Do compounds in chocolate reduce heart disease risk in women with diabetes?
There are certain things we know we must do to reduce the risk of heart disease. Eating chocolate every day for a year is not normally one of them.
However, in the first clinical trial of its kind, researchers at the University of East Anglia (UEA) will be asking postmenopausal women with type 2 diabetes to do just that.
So does this mean chocolate is now good for us? Not exactly.
Cocoa, the main ingredient of chocolate, is a rich source of compounds called flavonoids, which have been shown to reduce risk factors for heart disease. The process of making chocolate from cocoa destroys the majority of these compounds, however. Until now, that is.
With the help of a Belgian chocolatier, a specially formulated chocolate bar has been developed for this study. It will provide a higher dose of the protective compounds in cocoa than found in standard chocolate. To maximise the potential benefits of the chocolate bar, Soy has also been added. Soy is another great source of flavonoids, which have been shown to benefit the heart-health of women.
Despite postmenopausal women being at a similar risk to men for developing cardiovascular disease, to date they are under-represented in clinical trials, said Prof Aedin Cassidy, the lead researcher and Professor of Diet and Health at UEA.
We hope to show that adding flavonoids to their diets will provide additional protection from heart disease and give women the opportunity to take more control over reducing their risk of heart disease in the future.
Funded by Diabetes UK, the study is led by UEA and includes partners at the Elsie Bertram Diabetes Centre, Norfolk and Norwich University Hospital (NNUH) and the Institute of Food Research (IFR).
The theory behind the research is that adding flavonoids to the diet may give added protection against heart disease on top of that provided by prescription drugs. This is particularly important for the women who are the focus of this research, as deaths due to heart disease increase rapidly after the menopause and having type 2 diabetes increases this risk by a further three-and-a-half times.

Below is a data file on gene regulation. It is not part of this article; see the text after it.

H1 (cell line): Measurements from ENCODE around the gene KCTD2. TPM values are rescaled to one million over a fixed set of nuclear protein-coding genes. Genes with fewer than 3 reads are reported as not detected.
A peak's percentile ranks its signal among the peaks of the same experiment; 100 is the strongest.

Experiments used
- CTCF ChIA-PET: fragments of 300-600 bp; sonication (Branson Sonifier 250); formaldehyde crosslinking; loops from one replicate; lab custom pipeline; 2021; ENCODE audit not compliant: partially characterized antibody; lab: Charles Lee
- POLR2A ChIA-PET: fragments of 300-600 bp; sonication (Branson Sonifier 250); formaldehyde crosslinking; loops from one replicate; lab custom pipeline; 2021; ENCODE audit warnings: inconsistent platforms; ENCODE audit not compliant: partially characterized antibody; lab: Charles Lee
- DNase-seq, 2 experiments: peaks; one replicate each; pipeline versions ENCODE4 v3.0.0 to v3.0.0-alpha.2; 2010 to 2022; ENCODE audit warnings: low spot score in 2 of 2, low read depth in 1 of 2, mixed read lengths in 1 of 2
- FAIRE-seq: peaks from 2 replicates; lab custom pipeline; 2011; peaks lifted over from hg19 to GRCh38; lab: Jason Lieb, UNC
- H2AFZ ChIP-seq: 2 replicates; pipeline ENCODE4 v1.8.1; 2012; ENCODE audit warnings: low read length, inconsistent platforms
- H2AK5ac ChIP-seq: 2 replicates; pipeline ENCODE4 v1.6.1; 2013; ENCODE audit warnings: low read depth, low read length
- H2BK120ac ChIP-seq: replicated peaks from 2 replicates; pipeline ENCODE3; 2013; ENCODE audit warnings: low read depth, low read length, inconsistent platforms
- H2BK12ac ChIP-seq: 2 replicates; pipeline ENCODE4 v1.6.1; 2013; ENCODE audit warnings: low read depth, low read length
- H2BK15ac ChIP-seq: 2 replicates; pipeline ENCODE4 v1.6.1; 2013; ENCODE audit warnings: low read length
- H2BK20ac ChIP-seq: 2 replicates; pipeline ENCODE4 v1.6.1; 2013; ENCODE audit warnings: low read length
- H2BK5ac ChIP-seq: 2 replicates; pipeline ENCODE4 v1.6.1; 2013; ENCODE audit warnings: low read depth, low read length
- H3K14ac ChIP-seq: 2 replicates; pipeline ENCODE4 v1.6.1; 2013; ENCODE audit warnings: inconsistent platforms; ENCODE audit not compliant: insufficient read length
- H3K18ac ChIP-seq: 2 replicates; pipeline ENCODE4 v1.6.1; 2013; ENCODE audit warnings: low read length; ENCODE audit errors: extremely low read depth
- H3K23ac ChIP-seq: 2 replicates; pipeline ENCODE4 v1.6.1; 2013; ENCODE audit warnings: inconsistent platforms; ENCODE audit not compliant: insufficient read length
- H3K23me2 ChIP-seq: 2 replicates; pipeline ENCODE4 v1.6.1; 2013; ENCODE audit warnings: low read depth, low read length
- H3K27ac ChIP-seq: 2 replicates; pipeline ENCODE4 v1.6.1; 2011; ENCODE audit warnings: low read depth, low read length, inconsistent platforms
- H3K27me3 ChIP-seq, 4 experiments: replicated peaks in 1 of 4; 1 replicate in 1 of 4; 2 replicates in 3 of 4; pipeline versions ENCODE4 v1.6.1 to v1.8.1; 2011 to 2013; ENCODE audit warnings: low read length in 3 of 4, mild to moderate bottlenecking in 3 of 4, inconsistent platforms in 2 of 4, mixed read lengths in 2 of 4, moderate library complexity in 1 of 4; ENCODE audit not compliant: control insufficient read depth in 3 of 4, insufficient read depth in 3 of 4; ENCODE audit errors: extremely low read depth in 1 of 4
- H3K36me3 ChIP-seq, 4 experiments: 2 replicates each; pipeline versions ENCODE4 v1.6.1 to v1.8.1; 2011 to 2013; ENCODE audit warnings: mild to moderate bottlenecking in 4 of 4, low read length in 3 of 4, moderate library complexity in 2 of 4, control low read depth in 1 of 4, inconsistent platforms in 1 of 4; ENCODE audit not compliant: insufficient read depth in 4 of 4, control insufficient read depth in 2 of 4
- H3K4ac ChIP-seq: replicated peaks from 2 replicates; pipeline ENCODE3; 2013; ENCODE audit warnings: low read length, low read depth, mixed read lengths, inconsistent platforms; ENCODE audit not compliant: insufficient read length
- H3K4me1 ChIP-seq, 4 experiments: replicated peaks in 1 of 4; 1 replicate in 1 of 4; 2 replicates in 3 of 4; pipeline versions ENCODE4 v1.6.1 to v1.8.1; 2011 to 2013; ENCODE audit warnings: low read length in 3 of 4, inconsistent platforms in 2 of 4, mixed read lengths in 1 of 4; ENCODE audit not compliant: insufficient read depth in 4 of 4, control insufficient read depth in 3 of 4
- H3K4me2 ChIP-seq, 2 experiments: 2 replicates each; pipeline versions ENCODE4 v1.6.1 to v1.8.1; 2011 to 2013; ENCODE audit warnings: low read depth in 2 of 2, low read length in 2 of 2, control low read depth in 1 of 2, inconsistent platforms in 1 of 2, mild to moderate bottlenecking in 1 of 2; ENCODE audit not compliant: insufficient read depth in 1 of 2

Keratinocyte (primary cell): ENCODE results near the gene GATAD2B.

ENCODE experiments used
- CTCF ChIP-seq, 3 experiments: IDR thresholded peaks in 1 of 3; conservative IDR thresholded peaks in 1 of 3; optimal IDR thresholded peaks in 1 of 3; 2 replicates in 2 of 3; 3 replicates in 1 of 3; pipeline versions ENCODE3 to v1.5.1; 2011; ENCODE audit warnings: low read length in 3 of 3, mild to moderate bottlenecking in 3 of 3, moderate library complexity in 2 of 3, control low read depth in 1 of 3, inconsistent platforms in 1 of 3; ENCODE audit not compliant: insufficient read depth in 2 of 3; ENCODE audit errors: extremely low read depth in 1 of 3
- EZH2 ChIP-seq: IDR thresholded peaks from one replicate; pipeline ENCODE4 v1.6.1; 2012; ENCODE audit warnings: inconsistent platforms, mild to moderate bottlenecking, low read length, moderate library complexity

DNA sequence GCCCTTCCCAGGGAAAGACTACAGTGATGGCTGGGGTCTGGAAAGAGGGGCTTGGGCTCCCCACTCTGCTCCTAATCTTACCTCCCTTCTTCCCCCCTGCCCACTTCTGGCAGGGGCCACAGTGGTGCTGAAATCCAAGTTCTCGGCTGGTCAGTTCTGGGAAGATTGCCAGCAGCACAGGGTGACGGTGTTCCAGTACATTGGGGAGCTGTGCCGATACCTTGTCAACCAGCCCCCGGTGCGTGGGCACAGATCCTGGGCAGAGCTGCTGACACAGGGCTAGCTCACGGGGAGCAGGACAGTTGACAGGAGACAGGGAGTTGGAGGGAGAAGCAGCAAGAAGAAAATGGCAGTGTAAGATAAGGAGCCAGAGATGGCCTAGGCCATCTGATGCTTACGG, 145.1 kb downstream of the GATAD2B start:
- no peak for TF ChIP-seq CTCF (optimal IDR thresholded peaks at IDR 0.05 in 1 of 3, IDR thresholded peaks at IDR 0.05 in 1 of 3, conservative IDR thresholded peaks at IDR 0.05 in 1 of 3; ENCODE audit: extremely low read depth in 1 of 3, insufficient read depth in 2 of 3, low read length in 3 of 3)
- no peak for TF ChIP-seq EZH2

As part of the study, participants will have their risk of heart disease tested on five occasions during the year to see whether change occurs. These tests will take place at UEA or the NNUH and travel expenses will be reimbursed.
The hypothesis of this exciting study is that flavonoids, in this case compounds found in cocoa and soy, may improve the level of protection against heart disease over and above that provided by conventional drugs, said Dr Ketan Dhatariya, one of the researchers and a consultant in diabetes at the Norfolk and Norwich University Hospital.
If the trial confirms this, it could have a far-reaching impact on the advice we give to postmenopausal women who have type 2 diabetes.
Launching the study on Monday April 28, the researchers at UEA will be recruiting 150 women under the age of 70 who have type 2 diabetes and have not had a period for at least one year (and are not taking HRT). Volunteers also need to have been prescribed cholesterol lowering drugs (statins) for at least one year. Before starting the study, a screening visit will be arranged and the GP of the interested volunteers contacted for their approval. All the results of the screening visit will be forwarded to the participants GP.
To find out more or to volunteer, please telephone 01603 288570 and ask for Andrea Brown (study nurse) or Dr Peter Curtis (study co-ordinator) or email FLAVO@uea.ac.uk